Jack Goldsmith didn’t plan on building a behemoth. When the Harvard Law professor teamed up with University of Texas at Austin law professor Robert Chesney ’97 and Brookings Institution writer Benjamin Wittes to start the Lawfare blog in 2010, it was launched, he says, with “very modest ambitions and no planning.”
The trio wanted to use the platform as a way to elevate public conversations about national security. From the start, they tackled issues from cybersecurity to the state secrets privilege. It turned out that there was an audience hungry for the blog, which filled the space between slow-moving, rigorously vetted journal articles and one-off op-eds in general interest publications such as The New York Times.
Almost immediately, Lawfare took on a life of its own. “Our readership steadily grew,” Goldsmith says. “It came to include lots of people from government, including Congress, courts and the press.”
Readership exploded when Donald Trump was elected. Suddenly Lawfare was attracting not just experts but readers interested in the way the new administration might handle national security issues. Today, a million readers visit the site each month. It’s received feature-article treatment in The New York Times Magazine, it was included in an episode of “This American Life,” and it was name-checked in a tweet by President Trump.
Many posts, including a piece on the Mueller investigation by George Conway—a lawyer and husband of presidential spokesperson Kellyanne Conway—as well as a multi-author piece on the high-profile firing of FBI Director James Comey, have sparked national discussion. There’s no question that Lawfare has become a timely and trusted source of information for practitioners, academics, and policymakers.
[pull-content content=”The Lawfare blog is a bright star, and it is also part of a larger constellation of faculty-linked blogs aimed at making an impact in their fields. The first was begun in 2006 by HLS Professor Lucian Bebchuk LL.M. ’80 S.J.D. ’84: The Harvard Law School Forum on Corporate Governance and Financial Regulation. The blog quickly became the go-to source on corporate governance.
Today at least a half-dozen HLS faculty members have launched blogs in their areas of expertise. They are attracting readers and contributors from the very highest levels of their fields, and they’ve become hubs for discussion, with insightful and quick-moving commentary.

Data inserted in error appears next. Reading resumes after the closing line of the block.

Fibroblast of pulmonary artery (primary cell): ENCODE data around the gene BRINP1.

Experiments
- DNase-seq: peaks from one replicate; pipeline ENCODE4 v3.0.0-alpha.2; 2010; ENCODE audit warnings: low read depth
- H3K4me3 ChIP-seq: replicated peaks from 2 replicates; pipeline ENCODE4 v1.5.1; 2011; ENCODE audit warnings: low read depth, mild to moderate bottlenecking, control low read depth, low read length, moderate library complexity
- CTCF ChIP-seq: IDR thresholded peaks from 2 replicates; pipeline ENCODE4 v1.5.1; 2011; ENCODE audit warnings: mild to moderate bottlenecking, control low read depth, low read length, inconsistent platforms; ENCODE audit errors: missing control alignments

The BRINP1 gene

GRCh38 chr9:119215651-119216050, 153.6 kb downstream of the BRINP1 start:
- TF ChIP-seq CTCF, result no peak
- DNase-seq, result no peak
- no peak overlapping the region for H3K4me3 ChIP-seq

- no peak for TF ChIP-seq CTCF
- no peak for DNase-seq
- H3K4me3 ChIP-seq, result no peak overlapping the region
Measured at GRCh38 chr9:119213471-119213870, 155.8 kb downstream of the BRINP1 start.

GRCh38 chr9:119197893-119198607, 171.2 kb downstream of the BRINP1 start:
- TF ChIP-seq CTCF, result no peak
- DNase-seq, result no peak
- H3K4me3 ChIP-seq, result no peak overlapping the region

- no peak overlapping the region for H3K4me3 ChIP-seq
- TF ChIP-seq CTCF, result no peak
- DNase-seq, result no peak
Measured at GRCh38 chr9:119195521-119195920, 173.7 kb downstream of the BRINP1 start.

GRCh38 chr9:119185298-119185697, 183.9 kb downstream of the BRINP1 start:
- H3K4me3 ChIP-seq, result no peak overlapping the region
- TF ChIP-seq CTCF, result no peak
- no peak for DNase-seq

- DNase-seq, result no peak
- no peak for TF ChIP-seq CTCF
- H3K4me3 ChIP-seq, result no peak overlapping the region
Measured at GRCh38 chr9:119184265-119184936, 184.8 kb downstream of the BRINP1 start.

Take, for instance, Professor Matthew Stephenson’s Global Anticorruption Blog. Stephenson ’03 launched the blog—which covers law, social science and policy—in 2014. Nudged along with mentorship from Goldsmith, Stephenson has built a highly respected blog with more than 7,000 email subscribers and more than 10,000 readers in any given month.
Stephenson is proud of the community he’s built. He’s routinely contacted by those in the worlds of policy and practice based on posts that have appeared on the blog. Even more than that, he’s been thrilled by the conversations sparked by the blog, which have led to more nuanced understandings of complex topics.
He recalls, for example, a lively discussion that occurred on his blog and elsewhere about job offers that might be considered bribes, based on the U.S. Foreign Corrupt Practices Act. A professor at another institution staked out one position on such job offers, while Stephenson offered a second perspective on his blog. “We went back and forth on this,” he says. “In the end, there was some convergence in our positions.”
There is a general collegiality within the confines of the blog, says Stephenson, that leads to robust and meaningful discussion. “We’re all on the same team, in that this is a community of people who are deeply concerned about corruption,” he says. “It’s been a good platform for debating issues on which reasonable people of good faith can disagree.”